Saturday, June 20, 2009

#23 - Prince of Wales Island: Sarkar Cove to El Capitan Cave to Dry Pass Anchorage

After stowing the empty shellfish traps, we left Sarkar Cove to anchor near the entrance to El Capitan Cave. We have a noon appointment with the US Forest Service Ranger for a tour of the Cave. It's a short 1-hour motor up El Capitan Passage to the cave, where we set a prawn trap, anchored the boat and launched the tender to ride ashore.

El Capitan Passage Resembles an Inland River

Pat declined the cave tour in favor of manning an anchor watch. So Bill, Karen and Alex donned warm clothes, flashlights, and mud boots then headed for El Cap Cave. We had visited the cave on our cruise last year, but missed the tour, as we lacked reservations. After a short walk up to the ranger's hut, we immediately located our guides: two college students interning with the US Forest Service for the summer. They offered us hard hats with cool LED headlamps. Our group then proceeded to walk up the 372 stair steps, about 20 stories, to the Cave's entrance, with many convenient breaks to admire the flora (and catch our breath). At last we reached the entrance.

Looks like we're in the vicinity of El Cap Cave

El Cap Cave was recently discovered in the 1980's but the Forest Service kept the discovery under wraps for years until they could safely manage it. It's a huge underground labyrinth with many parts not yet fully explored. One room, named the Alaska Room, is three football fields long!

The El Cap Cave Map: Our tour included just a portion of the yellow section in upper left hand side.

We entered the cave and followed its low ceiling into the first main room. Soon we came to the steel gated entrance. Our guides unlocked the gate, then locked it again after we entered. Sure hope they don't lose the key! Our guides assured us that if the office doesn't hear from them within several hours, a search and rescue party will be dispatched. Oh how reassuring!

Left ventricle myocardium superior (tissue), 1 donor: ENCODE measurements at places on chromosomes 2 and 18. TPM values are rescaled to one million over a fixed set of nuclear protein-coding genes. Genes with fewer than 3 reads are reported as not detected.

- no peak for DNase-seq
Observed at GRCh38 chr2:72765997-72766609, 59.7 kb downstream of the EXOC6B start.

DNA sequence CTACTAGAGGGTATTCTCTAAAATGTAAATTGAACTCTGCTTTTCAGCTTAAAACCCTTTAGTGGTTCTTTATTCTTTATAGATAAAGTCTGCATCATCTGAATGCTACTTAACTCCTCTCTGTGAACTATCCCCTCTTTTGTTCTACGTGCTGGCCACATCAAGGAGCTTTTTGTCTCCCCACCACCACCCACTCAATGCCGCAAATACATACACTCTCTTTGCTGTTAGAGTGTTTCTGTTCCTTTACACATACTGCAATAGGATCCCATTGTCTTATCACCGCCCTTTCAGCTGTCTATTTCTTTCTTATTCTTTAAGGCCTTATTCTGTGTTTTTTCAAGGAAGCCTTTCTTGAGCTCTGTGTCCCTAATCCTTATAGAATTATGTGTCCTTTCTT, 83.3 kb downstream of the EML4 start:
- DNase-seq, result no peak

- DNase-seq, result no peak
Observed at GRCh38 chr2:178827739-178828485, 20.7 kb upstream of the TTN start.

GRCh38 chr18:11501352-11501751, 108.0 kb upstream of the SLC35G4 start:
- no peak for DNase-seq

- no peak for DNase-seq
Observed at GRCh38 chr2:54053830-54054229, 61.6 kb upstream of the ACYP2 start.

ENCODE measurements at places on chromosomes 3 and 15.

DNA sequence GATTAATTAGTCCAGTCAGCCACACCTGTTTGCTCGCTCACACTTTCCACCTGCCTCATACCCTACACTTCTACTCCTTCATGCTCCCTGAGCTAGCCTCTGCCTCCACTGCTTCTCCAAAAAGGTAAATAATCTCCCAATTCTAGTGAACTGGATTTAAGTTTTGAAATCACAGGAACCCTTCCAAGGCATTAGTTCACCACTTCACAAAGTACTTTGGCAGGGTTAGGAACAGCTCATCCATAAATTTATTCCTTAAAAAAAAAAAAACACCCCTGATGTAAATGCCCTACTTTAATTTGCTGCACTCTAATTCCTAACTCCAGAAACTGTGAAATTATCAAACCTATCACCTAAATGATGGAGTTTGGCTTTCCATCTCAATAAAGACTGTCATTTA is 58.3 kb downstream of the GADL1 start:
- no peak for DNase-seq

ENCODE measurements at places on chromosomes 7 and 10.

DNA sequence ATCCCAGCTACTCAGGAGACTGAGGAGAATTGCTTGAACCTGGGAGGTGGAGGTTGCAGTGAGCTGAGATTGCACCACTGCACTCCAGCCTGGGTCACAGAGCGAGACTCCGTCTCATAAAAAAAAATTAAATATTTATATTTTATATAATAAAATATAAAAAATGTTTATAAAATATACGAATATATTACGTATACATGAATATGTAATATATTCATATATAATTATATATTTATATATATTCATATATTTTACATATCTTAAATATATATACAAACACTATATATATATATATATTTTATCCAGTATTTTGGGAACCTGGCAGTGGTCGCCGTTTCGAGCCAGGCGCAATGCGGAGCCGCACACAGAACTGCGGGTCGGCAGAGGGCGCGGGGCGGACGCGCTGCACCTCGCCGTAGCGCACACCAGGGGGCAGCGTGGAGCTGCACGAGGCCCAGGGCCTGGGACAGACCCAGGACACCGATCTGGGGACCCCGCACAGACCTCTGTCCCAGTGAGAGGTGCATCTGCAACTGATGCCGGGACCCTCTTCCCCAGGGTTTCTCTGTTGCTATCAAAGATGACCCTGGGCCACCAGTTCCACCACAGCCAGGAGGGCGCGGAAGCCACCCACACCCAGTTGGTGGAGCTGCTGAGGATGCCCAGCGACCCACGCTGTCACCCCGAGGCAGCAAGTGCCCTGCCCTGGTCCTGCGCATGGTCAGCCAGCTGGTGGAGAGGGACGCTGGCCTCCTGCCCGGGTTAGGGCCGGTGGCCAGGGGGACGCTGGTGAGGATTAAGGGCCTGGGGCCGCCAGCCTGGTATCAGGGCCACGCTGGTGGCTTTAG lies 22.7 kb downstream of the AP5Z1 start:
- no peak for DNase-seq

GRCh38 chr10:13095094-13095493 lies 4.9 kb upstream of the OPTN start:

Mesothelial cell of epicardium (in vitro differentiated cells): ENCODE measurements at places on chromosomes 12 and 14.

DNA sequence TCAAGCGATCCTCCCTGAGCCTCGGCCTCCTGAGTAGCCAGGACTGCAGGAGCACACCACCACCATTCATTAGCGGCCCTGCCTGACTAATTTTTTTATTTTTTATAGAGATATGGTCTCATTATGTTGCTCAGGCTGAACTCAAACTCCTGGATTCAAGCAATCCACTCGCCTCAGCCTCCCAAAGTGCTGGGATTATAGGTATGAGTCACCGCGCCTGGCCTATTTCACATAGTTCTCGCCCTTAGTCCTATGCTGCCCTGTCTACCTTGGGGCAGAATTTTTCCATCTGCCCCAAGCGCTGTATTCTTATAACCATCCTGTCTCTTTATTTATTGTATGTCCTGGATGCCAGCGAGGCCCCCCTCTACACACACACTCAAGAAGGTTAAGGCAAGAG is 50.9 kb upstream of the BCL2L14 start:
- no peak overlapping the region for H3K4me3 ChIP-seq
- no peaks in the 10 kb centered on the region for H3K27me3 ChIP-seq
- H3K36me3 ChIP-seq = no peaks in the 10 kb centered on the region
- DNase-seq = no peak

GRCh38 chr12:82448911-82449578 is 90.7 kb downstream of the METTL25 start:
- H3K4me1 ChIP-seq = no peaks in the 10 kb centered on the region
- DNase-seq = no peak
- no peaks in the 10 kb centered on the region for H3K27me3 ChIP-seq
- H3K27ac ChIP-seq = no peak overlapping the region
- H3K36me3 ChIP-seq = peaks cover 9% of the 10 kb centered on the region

Our Well-informed Cave Tour Guides

Well-Equipped Cave Travelers

The Cave's 40 degree temperature has preserved several finds: a 9,500 year old bear skeleton and human artifacts confirming native migration routes. It's a cold and damp inside, and the occasional ice water droplet down one's neck insures the tourers, and guides, stay awake.

Mineral Rich Ice Water Droplets Decorate the Cave's Ceiling

A single persistent water drop lasting many centuries carves a cup holder in the limestone cave wall.

After an hour inside the cave we came to the Pool Room where a pool of water blocks our path onward. About 80% of the cave lies beyond it, including the huge Alaska Room. You need to get wet to continue, so this is where the guided tour ends. Even our guides haven't been beyond it yet, but have been promised by the Service that they will get to see further inside later this summer.

The Pool Room is the End of the Line for Guided Tours

We exited the Cave, locked the steel door, descended the 372 stair steps, thanked our guides and returned to the warm comfort aboard the Wild Blue. Pat had been cooking while watching the anchor. We lunched, pulled the anchor and another empty prawn basket, then headed a few miles further up El Capitan Passage to Dry Pass Anchorage for the night.

A Spectacular View From El Capitan Passage

The tide was beginning to fall, and with a destination named “Dry Pass”, we hustled to make use of the remaining water, dropping anchor in 18 feet in the Pass. The pleasure yacht Coastal Messenger, a converted fishing boat, was already at anchor so we had neighbors, only the second in many days. Once again we set our crab traps in hopes of dining on crustaceans and explored the adjacent salty lagoon in the tender, where no bears were sighted. We spent a calm night in Dry Pass.

Eastern Entrance to Dry Pass Anchorage at Half-Tide

2 comments:

  1. All the pictures shared in thsi post are truly amazing...It can be called the true beauty of nature.
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    ReplyDelete